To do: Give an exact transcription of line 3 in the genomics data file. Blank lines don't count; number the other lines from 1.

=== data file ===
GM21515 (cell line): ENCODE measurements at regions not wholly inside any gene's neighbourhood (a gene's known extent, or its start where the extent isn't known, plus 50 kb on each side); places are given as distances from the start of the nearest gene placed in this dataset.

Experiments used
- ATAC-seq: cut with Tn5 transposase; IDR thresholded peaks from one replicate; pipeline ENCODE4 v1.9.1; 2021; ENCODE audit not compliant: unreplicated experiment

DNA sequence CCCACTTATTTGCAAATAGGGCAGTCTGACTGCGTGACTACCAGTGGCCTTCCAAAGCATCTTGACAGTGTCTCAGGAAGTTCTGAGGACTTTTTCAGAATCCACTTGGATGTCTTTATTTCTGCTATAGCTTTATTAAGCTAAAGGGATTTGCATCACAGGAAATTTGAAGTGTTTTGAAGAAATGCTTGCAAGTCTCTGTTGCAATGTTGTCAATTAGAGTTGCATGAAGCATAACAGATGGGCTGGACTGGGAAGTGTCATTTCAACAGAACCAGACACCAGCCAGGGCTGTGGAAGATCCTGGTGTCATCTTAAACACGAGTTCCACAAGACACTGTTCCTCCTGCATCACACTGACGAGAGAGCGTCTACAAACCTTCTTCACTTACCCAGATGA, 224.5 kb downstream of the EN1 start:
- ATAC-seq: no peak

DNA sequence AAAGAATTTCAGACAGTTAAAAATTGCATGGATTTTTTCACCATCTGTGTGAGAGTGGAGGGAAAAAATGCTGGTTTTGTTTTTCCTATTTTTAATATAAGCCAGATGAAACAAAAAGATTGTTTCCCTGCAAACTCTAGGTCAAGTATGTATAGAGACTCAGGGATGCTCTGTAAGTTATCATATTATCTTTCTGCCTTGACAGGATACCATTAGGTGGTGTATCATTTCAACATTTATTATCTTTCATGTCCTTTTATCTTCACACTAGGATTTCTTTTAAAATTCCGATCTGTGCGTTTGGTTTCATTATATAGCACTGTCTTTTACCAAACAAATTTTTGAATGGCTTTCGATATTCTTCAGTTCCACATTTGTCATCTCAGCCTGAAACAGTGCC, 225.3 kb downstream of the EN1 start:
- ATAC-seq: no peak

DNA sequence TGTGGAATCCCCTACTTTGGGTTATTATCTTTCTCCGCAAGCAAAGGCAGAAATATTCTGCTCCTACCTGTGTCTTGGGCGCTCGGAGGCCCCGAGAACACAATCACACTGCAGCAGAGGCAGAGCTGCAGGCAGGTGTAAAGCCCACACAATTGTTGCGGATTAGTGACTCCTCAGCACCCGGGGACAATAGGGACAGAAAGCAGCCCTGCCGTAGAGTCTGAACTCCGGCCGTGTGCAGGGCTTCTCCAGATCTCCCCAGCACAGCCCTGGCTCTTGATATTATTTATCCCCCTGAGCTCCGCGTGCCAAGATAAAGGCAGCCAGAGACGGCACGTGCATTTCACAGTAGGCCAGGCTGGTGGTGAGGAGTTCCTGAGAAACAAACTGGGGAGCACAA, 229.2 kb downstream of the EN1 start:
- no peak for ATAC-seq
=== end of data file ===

- ATAC-seq: cut with Tn5 transposase; IDR thresholded peaks from one replicate; pipeline ENCODE4 v1.9.1; 2021; ENCODE audit not compliant: unreplicated experiment